With the efficient and practical intelligence for which he is known, Dannatt has united these three objectives. With motivated, well-equipped men, he believes, he can fulfil the tasks given to him by his political masters without running Britain's military machine into the ground. So, less than two weeks into his new job, the general had already warned of over-commitment. 'We are running hot,' he said. 'Can we cope? I pause. I say, "Just."'
Two other key issues - soldiers' pay and their treatment in civilian hospitals in the UK if wounded - topped his agenda. After a trip to Afghanistan, he told the government that a monthly salary of £1,100 was not a fair recompense for weeks spent among heat, flies and Taliban mortars in Helmand province and won a tax-free bonus for his men. Sir Tim Garden, a former Assistant Chief of the Defence Staff, points out that such issues are as politicised as the general's controversial statement that British troops in Iraq were as much part of the security problem as the solution to it.
'The chief of staff has always had a dual role,' says Garden. 'He is the chief shop steward for the nation's armed forces, but also the elected government's top soldier.'
Dannatt's message is clear. If his troops have what they need - and
Dannatt has repeatedly referred to the respective size of the government spend on social services (29 per cent) and on defence (5 per cent) - they will happily fulfil the undoubtedly heavy demands this government's foreign policy is making on them. If they are not, then that government can expect problems.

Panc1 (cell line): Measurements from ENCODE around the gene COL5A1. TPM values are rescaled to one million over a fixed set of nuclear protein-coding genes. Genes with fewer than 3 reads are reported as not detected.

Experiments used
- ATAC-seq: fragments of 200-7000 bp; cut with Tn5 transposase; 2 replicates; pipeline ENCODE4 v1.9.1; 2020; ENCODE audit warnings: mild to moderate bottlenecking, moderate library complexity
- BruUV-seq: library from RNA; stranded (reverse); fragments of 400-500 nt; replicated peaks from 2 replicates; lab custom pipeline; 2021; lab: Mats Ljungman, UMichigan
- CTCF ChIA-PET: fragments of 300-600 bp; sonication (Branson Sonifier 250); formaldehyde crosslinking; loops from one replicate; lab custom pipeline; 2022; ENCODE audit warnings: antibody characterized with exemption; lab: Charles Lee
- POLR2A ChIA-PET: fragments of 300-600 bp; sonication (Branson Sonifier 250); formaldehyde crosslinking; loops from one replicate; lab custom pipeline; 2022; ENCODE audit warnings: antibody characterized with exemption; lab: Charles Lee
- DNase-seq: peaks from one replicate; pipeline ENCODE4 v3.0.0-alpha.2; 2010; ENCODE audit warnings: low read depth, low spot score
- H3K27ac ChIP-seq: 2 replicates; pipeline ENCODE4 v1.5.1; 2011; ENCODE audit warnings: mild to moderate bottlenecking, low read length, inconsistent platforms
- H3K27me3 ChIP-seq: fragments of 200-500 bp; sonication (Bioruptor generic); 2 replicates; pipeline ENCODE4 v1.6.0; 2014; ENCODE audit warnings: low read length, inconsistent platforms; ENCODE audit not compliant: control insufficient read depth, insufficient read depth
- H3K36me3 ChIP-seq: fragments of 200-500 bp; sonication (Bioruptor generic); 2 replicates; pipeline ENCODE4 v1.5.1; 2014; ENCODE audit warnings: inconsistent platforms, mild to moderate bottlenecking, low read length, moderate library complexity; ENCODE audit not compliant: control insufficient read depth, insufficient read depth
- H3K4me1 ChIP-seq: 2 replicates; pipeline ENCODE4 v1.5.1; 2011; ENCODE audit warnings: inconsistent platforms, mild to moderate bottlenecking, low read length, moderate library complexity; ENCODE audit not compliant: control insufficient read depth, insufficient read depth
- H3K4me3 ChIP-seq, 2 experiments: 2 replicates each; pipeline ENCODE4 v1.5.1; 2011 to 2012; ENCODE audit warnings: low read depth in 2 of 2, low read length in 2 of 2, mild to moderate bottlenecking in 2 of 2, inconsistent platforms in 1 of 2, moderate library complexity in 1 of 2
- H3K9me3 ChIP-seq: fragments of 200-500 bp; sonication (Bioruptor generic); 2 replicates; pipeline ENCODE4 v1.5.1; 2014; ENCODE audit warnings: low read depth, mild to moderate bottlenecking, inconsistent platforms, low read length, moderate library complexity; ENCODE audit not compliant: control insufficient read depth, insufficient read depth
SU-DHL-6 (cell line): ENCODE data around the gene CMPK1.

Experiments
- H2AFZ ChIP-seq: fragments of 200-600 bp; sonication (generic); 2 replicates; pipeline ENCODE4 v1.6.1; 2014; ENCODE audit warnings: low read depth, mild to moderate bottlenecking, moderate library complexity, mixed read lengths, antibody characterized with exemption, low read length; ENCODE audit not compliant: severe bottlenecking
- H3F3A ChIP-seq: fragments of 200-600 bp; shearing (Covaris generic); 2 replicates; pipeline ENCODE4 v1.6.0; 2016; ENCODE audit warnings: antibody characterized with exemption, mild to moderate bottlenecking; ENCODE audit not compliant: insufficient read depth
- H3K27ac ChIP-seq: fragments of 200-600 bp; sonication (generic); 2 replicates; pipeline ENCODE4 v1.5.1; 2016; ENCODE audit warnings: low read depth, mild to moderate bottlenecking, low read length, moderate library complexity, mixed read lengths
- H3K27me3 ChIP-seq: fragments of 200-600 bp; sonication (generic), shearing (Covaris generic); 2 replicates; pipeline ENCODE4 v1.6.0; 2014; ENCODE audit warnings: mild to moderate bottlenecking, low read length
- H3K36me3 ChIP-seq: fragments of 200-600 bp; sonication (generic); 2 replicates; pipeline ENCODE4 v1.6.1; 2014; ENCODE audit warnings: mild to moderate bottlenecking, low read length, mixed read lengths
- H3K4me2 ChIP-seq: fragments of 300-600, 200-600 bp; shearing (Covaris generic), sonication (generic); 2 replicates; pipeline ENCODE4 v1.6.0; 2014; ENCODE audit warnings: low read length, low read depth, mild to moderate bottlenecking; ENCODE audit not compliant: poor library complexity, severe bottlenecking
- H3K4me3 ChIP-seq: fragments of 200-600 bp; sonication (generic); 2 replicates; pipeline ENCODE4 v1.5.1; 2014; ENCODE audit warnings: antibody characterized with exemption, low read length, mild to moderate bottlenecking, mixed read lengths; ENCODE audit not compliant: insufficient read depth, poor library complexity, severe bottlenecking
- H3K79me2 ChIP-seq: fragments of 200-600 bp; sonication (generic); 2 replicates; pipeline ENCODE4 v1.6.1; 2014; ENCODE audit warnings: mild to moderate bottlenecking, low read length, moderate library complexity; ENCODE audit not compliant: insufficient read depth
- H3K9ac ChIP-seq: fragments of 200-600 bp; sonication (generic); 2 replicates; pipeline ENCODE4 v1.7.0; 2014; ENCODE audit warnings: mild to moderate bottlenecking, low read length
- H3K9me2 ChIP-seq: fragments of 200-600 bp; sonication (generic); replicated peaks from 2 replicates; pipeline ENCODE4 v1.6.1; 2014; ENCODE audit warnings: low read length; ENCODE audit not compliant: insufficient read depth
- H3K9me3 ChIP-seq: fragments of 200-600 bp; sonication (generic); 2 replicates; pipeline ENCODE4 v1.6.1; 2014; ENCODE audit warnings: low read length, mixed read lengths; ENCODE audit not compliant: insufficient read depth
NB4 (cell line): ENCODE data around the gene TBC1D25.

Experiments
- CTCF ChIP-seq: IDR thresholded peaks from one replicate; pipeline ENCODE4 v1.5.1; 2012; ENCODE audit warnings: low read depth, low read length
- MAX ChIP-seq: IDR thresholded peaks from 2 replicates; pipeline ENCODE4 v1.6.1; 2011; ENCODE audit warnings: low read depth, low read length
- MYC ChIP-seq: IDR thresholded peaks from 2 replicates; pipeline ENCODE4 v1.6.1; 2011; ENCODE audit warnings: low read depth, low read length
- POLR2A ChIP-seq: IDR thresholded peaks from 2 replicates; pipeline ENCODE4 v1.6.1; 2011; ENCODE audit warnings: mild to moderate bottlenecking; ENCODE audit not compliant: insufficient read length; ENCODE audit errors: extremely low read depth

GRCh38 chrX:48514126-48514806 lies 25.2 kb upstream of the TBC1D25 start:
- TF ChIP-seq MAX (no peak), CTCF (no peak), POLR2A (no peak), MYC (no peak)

Dannatt is reflecting the views of the vast bulk of Britain's soldiers. Almost all serving men are happy to go to war if they believe they have what they need to do the job - and they have the nation behind them. Parachute Regiment soldiers returning from their recent deployment in southern Afghanistan - where they have taken not insignificant casualties by today's standards - complain not about conditions or being sent there in the first place but about not having enough air support.
They are also angered by a lack of basic intelligence. 'Someone somewhere down the line f**cked up, and it wasn't us. We were well-prepared, but not for the right war,' said one. In Iraq, soldiers in Basra are pleased that the top brass is telling the government what the situation is in clear and simple language. 'Finally someone senior is telling them exactly what the situation is,' said one email received from a soldier in the theatre last week. 'I'm sick of hearing all the rubbish that is spouted by the politicians.'
More broadly, Dannatt's comments about the Iraq conflict fuelling extremism around the world, about naive, over-optimistic and sloppy planning for the aftermath of the war and about unrealistic expectations that Iraq would become a shining 'exemplar' of liberal democracy in the Middle East reflect the conventional wisdom among Britain's soldiers, senior and junior, voiced again and again on the ground and privately in the UK. Again, they like it when they hear someone in authority saying it public.
This is partly because soldiers are desperate to keep the nation's support. This year, senior officers in Afghanistan insisted that 'public opinion' was a key element of their overall strategy. That included hearts and minds locally, of course, but it was clear that they really wanted to keep 'Britain' behind 'our boys'. Dannatt described the war in Iraq as 'unpopular' and that in Afghanistan as 'misunderstood'. One officer, recently returned from Iraq drily commented: 'That's the least he could say.'